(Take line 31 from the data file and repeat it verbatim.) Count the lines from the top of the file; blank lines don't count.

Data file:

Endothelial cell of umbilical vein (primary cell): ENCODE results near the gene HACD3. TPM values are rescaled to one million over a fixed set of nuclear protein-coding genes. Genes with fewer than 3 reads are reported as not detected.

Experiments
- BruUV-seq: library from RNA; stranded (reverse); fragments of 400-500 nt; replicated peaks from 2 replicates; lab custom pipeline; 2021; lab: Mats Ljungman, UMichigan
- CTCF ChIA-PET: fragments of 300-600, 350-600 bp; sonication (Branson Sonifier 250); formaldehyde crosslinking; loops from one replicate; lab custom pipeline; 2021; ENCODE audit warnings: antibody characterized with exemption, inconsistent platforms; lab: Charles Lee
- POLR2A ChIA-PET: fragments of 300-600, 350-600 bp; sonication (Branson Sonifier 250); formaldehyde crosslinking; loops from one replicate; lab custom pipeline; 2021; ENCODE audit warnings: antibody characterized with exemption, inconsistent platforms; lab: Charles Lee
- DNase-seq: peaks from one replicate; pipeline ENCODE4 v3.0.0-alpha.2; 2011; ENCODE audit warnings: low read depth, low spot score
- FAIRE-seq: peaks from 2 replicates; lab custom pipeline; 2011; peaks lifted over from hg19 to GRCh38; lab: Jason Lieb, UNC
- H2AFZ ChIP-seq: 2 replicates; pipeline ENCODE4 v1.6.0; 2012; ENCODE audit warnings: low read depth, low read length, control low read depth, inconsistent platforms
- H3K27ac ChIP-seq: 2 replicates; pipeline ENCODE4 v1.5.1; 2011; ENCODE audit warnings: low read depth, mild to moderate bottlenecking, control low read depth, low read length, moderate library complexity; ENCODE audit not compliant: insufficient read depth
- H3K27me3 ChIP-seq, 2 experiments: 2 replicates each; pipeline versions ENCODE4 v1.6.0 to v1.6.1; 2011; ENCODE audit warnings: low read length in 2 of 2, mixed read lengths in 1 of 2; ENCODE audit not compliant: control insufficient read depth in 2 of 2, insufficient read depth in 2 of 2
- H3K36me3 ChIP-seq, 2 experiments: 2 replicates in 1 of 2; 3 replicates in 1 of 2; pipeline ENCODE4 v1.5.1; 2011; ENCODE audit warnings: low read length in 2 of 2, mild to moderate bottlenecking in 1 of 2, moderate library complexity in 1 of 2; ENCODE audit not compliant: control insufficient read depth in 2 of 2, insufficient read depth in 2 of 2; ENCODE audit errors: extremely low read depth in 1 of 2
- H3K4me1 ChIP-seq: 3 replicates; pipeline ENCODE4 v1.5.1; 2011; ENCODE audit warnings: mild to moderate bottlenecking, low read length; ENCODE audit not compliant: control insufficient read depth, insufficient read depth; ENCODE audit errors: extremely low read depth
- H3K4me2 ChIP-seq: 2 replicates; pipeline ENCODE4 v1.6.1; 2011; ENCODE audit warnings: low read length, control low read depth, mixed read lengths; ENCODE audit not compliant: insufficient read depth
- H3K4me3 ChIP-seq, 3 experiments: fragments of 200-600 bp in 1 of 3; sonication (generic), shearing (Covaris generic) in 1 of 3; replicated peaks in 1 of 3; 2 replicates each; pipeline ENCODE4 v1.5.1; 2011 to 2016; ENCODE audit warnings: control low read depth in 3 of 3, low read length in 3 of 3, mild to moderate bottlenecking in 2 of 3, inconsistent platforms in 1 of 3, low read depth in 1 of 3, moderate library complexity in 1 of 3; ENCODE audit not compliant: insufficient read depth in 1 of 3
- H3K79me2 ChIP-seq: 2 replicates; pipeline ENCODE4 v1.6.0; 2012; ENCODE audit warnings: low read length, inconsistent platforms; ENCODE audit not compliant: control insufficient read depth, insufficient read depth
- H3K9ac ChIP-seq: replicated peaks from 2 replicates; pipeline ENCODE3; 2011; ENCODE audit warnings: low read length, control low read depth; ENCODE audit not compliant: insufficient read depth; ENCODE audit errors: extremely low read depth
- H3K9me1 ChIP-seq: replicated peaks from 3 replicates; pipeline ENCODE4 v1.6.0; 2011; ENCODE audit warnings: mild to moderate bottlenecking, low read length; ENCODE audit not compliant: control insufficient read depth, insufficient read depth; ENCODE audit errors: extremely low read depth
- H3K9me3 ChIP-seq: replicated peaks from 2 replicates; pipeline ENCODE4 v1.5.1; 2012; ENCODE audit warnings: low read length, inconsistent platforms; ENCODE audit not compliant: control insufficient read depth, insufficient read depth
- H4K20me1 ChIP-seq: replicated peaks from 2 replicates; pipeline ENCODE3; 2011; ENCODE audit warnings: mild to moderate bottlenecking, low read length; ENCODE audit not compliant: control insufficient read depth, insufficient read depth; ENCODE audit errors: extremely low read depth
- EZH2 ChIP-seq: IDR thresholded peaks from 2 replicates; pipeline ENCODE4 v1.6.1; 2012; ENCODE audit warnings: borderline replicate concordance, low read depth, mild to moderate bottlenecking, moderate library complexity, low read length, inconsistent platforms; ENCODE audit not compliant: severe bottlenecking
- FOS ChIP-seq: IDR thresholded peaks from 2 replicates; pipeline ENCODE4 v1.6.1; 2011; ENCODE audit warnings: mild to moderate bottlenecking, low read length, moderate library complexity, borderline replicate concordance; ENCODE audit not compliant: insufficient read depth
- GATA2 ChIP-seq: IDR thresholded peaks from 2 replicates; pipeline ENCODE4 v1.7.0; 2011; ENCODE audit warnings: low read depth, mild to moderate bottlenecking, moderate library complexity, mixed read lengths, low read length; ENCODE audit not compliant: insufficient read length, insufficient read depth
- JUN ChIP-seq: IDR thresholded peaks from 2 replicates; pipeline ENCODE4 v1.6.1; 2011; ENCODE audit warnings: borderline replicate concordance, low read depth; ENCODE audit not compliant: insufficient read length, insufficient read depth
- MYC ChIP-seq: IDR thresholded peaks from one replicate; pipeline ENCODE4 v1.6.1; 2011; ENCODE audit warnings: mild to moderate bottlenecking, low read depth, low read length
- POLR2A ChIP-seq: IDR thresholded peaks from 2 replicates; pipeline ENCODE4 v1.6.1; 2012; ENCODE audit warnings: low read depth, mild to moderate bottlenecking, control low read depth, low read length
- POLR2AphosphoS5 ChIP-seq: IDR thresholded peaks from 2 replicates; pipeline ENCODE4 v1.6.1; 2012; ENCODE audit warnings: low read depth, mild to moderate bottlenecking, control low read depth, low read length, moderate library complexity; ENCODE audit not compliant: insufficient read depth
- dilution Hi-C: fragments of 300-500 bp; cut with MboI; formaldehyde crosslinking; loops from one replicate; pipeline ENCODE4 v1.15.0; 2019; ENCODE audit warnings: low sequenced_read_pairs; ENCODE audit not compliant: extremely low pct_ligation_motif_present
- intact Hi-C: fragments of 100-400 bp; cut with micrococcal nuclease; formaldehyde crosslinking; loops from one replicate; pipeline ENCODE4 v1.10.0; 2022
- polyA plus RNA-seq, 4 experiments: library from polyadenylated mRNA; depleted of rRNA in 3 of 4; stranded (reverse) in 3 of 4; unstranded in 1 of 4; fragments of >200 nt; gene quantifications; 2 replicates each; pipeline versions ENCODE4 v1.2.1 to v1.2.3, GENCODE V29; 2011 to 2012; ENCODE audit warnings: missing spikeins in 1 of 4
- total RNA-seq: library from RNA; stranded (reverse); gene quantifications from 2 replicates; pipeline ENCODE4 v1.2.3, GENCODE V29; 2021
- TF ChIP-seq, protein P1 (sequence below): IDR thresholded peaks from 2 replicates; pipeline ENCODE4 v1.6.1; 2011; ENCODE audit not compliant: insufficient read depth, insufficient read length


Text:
- TF ChIP-seq, protein P1 (sequence below): IDR thresholded peaks from 2 replicates; pipeline ENCODE4 v1.6.1; 2011; ENCODE audit not compliant: insufficient read depth, insufficient read length